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3 Bee’s & Me Guide: Feeding schedule for infants

As a new parent, caring for an infant can become a bit overwhelming. Your knowledge of caring for your infant will be gained through experience. However, it is always nice to have tips and guides to help you along your way.

Feeding your baby is very important, and during the first year they are growing a lot. Here is a suggested feeding schedule for infants that will help you through the first year.

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These are only suggestions, as you will learn how your baby eats as time goes on. Remember, no two babies are alike. Therefore, there is no exact science telling you a true schedule for your baby’s eating habits. You will learn when and how much your baby will eat.

Some days they will be hungrier than others, and you will gain the knowledge of what satisfies your baby. Also, consult your pediatrician before introducing solid foods, but always remember you know your baby best.

There is no exact order that food should be introduced. While cereal is typically introduced first, it is also okay to begin with mashed fruits or veggies in its place.

 

Birth to 4 months

At this stage, your baby is getting used to eating on their own. They have no teeth, and are just learning how to suck. It is recommended that your baby only be introduced to breast milk or formula. Rooting is a natural behavior for infants, even if they are not breastfed. You will still notice your infant searching for food. This is a big clue that they are ready to eat.

How much per day

Feeding will vary at this stage, and you will have to adjust according to how much your baby can handle. Your infant will be a feed on demand, until you get them on a regular schedule.

  • Breast Milk: Typically, an infant will eat every 2 to 3 hours (about 8 to 10 times per day). 2 to 3 fluid ounces per feeding. Your baby will begin to sleep more through the night, as this begins to happen, you will see that feedings will space out to 6 to 8 feedings a day.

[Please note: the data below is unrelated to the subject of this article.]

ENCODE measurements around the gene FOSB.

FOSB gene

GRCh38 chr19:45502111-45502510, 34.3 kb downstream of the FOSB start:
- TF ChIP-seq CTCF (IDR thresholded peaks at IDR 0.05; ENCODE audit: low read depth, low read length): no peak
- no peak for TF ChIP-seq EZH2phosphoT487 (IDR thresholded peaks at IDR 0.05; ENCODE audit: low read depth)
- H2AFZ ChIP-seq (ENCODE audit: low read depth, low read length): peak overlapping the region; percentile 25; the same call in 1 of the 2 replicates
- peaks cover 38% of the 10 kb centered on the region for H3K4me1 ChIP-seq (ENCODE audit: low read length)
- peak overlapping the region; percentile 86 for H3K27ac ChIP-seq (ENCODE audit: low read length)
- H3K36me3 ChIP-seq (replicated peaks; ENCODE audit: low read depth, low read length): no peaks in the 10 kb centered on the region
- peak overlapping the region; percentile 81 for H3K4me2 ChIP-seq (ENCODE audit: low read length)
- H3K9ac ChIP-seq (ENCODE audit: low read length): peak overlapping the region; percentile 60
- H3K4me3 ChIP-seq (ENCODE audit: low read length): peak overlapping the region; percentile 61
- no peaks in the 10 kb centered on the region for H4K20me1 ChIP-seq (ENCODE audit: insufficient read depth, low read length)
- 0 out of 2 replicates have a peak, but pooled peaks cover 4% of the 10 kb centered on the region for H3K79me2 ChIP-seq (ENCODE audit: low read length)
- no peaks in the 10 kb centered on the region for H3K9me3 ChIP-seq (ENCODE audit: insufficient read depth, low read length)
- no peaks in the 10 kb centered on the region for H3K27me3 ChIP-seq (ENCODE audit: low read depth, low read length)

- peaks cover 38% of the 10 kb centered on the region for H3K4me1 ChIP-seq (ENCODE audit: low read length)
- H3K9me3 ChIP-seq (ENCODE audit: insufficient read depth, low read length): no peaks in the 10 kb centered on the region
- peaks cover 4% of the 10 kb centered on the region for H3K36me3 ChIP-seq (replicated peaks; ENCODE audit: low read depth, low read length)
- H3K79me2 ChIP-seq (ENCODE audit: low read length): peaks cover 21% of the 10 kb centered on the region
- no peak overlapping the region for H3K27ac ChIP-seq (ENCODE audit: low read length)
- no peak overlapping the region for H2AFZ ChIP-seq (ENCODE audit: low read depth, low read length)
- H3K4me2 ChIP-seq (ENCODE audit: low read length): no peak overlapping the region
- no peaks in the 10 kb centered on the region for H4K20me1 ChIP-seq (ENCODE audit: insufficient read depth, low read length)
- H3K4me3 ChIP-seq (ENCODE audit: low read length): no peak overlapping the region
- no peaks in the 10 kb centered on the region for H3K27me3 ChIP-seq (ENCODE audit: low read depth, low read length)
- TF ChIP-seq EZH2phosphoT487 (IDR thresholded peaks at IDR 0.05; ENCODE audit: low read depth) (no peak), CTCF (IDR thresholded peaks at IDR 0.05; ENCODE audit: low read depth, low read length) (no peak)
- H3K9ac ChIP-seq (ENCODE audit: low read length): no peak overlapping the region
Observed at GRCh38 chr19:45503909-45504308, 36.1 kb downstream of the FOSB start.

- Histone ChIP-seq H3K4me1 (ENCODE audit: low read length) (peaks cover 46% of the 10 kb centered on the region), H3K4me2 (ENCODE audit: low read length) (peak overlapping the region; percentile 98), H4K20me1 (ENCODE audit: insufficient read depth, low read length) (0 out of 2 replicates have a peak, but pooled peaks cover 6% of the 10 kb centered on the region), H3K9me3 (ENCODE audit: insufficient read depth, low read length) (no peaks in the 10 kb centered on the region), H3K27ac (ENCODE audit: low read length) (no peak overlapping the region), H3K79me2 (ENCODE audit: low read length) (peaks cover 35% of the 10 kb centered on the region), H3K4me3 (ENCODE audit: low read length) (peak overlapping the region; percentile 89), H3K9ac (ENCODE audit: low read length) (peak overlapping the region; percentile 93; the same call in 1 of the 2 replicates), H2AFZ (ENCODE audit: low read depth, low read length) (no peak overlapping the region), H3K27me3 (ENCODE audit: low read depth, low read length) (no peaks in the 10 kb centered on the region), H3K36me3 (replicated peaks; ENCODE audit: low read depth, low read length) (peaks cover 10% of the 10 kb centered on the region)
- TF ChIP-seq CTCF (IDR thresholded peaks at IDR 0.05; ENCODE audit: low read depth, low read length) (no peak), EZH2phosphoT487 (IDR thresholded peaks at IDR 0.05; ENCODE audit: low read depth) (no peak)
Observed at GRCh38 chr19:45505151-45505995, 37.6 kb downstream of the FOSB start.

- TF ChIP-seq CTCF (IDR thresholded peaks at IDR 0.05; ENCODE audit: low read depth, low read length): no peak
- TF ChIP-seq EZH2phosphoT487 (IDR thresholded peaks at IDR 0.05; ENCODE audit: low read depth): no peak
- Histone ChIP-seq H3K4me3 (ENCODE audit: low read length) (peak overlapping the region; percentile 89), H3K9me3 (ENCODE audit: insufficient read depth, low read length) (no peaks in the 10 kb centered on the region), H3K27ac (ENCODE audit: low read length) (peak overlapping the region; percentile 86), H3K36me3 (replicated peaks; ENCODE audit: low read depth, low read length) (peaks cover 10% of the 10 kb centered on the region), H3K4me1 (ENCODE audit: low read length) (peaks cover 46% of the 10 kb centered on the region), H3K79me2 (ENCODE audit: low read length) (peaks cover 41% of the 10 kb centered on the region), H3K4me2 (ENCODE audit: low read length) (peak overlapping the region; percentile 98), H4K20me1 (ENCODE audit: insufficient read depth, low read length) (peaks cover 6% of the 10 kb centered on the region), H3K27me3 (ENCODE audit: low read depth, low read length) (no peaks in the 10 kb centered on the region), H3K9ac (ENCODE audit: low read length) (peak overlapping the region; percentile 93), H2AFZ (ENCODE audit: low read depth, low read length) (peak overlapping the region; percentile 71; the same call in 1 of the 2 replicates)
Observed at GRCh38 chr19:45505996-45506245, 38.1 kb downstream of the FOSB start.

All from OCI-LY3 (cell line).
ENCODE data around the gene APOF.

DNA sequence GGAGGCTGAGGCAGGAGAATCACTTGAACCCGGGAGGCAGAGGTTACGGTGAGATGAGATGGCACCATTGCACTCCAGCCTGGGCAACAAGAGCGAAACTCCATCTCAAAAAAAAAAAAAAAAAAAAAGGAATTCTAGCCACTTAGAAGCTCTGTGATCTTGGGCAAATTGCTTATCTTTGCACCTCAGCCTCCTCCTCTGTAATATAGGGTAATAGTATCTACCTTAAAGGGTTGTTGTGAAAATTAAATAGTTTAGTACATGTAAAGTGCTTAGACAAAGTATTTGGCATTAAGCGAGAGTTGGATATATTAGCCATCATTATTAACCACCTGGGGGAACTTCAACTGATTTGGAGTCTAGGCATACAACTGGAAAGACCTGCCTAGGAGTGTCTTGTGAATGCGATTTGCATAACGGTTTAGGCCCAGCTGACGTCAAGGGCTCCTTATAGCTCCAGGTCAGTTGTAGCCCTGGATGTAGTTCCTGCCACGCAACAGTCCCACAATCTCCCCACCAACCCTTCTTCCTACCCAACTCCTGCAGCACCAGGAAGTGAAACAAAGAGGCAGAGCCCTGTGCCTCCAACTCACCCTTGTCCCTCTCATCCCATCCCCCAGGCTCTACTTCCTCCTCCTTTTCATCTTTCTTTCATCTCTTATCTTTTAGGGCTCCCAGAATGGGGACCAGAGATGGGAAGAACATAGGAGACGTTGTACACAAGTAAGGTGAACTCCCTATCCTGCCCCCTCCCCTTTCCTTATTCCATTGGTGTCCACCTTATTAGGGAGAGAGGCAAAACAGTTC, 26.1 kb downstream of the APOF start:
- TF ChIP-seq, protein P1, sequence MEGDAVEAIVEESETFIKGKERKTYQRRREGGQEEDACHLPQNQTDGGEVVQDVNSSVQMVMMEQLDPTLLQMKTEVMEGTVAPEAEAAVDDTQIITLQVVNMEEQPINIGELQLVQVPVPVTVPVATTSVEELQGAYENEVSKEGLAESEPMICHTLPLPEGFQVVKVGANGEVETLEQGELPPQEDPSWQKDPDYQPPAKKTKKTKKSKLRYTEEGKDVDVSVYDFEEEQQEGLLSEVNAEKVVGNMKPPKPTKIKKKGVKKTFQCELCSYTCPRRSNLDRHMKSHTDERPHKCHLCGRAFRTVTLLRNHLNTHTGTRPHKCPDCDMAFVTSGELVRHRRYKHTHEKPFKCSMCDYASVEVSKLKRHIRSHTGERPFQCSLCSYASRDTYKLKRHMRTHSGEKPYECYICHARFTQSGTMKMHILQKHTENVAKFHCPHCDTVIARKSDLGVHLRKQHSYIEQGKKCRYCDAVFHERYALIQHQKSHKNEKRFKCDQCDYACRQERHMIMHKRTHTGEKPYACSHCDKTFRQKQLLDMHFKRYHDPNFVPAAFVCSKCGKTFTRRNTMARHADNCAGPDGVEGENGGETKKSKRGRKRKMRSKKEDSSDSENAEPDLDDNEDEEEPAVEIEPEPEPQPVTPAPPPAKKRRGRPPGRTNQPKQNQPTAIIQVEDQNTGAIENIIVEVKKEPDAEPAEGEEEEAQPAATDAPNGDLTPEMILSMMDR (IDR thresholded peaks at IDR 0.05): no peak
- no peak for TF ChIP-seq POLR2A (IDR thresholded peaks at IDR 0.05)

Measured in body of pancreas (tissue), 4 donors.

• Formula: Typically, an infant will eat every 3 to 4 hours (about 6 to 8 times per day). 2 to 3 fluid ounces per feeding. Your baby will begin to sleep more through the night, as this begins to happen, you will see that feedings will space out to 5 to 6 feedings a day, 4 to 6 fluid ounces per feeding.

4 to 6 months

  • Breast milk: Your baby will be taking breast milk on an average of 6 times a day. Plus, you will begin introducing solid foods at this stage. See the solid food schedule below.
  • Formula: Your baby will be taking formula on an average of 4 to 5 times a day, 6 to 8 ounces per feeding. Plus, you will begin introducing solid foods at this stage. See the solid food schedule below.

Feeding schedule for infants

  • Pureed food: Sweet potatoes, squash, apples, bananas, peaches, or pears. You can also introduce semi-liquid iron-fortified cereal.

How much per day

You will want to introduce solid foods slowly. Your baby will have to get used to eating from a spoon, as well as trying different flavors and textures. It is all new to your infant, so it will take some time for them to get used to it.

Start out by using one teaspoon of pureed food or cereal. Combine this with 4 to 5 teaspoons of breast milk or formula. It will be very liquidy. As your baby gets used to the taste, you can slowly increase the amount of pureed food or cereal. Your feeding schedule for infants will now include solid foods twice a day. You can make your baby cereal thicker as they get used to it.

6 to 8 months

  • Breast Milk: Your baby will be taking formula on an average of 4 to 6 times a day. As your babies solid food intake increases, you will see a reduction in the number of feedings.
  • Formula: Your baby will be taking formula on an average of 24 to 30 ounces a day. As your babies solid food intake increases, you will see a reduction in the number of feedings.